Austrian influences on the Public Choice school.
Last week I attended the Public Choice Outreach Program and this week The Summer Institute each put on by the Center for the Study of Public Choice at George Mason University. Both events have been most rewarding thus far, and I would highly recomend them for students and scholars interested in the ideas of Public Choice.
Of particular interest to the readers of this blog, were two of the first presentations yesterday. The first was an informal discussion between James Buchanan and Gordon Tullock. It is an unmatchable experience to observe these two great minds in action. Most interesting was Tullock's crediting of Mises as his major influence spurring him onto the idea of merging the disciplines of policitical science and economics. Buchanan admitted to having been ignorant of Mises at the time of drafting the bulk of his major theories, but once introduced to works like Human Action it was clear that Mises was the closest thinker to what he had in mind for Public Choice.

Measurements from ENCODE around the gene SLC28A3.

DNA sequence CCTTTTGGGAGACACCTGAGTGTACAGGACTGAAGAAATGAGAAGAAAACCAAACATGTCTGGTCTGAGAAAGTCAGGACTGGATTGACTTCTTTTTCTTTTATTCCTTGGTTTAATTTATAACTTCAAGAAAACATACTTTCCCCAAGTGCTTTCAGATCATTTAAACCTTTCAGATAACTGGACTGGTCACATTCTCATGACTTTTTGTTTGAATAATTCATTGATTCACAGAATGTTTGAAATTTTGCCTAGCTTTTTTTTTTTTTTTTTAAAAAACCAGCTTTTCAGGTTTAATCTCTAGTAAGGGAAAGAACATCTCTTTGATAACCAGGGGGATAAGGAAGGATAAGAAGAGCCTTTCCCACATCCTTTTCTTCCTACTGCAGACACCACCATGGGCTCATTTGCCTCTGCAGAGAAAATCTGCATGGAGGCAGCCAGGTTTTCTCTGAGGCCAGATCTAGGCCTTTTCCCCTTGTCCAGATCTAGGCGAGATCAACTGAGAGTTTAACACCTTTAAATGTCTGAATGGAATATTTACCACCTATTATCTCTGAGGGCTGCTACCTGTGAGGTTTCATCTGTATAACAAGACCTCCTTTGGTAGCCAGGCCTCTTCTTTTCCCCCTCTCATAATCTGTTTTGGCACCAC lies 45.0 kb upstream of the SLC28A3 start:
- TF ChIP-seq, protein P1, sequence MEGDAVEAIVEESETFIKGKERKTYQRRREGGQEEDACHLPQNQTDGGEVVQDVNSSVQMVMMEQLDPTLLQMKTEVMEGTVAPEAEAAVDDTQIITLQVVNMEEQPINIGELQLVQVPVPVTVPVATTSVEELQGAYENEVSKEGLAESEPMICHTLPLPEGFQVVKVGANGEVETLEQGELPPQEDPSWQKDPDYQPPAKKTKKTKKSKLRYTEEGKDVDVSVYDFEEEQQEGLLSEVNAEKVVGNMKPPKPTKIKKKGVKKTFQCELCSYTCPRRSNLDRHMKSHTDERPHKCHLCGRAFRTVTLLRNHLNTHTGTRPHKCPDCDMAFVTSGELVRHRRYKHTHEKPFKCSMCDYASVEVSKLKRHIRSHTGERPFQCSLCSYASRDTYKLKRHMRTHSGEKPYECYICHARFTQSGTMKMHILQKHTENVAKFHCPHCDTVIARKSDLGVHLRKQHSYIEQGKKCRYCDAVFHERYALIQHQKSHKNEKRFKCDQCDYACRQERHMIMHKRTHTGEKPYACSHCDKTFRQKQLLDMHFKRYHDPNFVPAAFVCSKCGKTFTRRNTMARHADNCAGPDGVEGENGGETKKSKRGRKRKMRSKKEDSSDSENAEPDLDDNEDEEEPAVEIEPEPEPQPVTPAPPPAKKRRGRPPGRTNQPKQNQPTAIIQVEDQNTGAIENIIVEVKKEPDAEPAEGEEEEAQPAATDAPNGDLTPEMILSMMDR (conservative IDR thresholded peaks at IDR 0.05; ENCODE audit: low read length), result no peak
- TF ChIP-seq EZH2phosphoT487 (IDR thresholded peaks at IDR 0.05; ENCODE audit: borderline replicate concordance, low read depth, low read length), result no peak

The second presentation of major interest to readers of this blog softly supports this link between Mises and Tullock and Buchanan. It was a breif review of Buchanan's archived material now available on the GMU library website. Notice this letter in particular where Tullock says to Buchanan, "I have had an idea which might be worth thinking about. Why not try to set up a committe on Praxeology (or some similar phrase) in the Soutern Association."